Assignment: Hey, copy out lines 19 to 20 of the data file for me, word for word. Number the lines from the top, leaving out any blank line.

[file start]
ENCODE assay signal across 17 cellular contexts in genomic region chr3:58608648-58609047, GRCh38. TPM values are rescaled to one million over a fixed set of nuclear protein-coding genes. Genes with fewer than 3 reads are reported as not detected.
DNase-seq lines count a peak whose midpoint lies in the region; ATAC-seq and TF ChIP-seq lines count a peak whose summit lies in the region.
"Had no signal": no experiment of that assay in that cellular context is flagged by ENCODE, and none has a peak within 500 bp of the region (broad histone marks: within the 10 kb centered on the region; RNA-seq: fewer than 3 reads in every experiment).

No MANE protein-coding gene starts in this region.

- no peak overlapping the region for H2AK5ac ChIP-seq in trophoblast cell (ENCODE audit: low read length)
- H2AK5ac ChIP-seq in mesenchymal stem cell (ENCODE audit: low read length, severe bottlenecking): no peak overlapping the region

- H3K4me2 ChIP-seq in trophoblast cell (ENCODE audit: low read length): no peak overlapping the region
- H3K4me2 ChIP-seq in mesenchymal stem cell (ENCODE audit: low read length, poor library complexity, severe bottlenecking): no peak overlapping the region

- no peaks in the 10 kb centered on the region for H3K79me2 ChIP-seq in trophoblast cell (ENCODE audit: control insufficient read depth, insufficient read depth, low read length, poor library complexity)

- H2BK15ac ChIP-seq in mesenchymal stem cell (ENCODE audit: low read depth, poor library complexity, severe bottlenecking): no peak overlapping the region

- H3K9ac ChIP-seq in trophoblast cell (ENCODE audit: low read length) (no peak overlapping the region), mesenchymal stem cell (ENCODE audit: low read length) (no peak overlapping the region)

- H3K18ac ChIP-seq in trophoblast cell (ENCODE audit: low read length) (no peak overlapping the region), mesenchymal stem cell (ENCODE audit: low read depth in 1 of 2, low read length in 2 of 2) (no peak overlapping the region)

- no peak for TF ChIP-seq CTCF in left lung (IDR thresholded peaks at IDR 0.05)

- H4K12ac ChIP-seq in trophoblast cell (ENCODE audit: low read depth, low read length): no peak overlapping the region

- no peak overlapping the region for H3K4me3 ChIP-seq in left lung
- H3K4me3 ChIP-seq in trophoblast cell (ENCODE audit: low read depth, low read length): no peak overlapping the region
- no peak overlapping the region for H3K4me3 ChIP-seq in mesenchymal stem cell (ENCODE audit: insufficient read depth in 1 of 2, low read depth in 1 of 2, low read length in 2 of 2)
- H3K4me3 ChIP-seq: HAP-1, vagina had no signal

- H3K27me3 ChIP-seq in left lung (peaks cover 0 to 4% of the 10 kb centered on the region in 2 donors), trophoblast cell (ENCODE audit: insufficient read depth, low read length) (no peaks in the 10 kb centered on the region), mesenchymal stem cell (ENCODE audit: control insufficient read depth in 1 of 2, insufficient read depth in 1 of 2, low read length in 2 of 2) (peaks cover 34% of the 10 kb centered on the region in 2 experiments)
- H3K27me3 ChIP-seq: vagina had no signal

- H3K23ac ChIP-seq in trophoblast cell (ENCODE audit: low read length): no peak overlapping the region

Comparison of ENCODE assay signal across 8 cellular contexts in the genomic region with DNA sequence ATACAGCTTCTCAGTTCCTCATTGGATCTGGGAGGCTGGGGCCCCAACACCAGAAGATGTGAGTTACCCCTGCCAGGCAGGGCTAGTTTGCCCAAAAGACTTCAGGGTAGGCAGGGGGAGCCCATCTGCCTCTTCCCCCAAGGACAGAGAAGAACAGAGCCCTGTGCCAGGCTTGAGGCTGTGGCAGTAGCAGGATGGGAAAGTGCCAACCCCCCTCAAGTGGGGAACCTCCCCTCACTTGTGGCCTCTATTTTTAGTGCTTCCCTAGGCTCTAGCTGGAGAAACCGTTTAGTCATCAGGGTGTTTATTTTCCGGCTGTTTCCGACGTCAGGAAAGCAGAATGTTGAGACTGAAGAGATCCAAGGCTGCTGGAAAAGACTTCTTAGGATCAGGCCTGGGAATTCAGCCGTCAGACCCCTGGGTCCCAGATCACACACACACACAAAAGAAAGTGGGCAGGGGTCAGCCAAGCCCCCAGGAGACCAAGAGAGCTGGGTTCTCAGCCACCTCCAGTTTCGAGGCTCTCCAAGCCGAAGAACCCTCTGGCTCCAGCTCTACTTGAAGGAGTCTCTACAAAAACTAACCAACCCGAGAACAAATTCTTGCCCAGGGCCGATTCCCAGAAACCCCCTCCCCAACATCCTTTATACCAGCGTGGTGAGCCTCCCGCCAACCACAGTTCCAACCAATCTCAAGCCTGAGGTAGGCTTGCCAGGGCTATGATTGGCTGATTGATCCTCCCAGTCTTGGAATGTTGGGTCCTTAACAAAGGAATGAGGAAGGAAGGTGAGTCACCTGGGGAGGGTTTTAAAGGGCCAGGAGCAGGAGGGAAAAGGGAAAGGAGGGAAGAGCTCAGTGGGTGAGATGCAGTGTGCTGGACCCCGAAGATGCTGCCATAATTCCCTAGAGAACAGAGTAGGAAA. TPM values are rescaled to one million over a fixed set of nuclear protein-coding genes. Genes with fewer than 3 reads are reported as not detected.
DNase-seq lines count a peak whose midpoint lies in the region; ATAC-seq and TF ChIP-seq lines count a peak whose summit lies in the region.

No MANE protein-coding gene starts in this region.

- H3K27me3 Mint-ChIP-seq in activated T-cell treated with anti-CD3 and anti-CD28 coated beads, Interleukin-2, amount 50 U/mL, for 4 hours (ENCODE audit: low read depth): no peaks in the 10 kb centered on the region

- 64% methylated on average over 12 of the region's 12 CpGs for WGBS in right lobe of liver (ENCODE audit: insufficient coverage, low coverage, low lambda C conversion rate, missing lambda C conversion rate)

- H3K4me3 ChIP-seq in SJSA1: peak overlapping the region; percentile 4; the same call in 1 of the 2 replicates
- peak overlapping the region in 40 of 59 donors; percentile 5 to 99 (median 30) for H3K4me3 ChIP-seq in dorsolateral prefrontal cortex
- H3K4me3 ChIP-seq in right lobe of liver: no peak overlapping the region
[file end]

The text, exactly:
- H3K27me3 ChIP-seq in left lung (peaks cover 0 to 4% of the 10 kb centered on the region in 2 donors), trophoblast cell (ENCODE audit: insufficient read depth, low read length) (no peaks in the 10 kb centered on the region), mesenchymal stem cell (ENCODE audit: control insufficient read depth in 1 of 2, insufficient read depth in 1 of 2, low read length in 2 of 2) (peaks cover 34% of the 10 kb centered on the region in 2 experiments)
- H3K27me3 ChIP-seq: vagina had no signal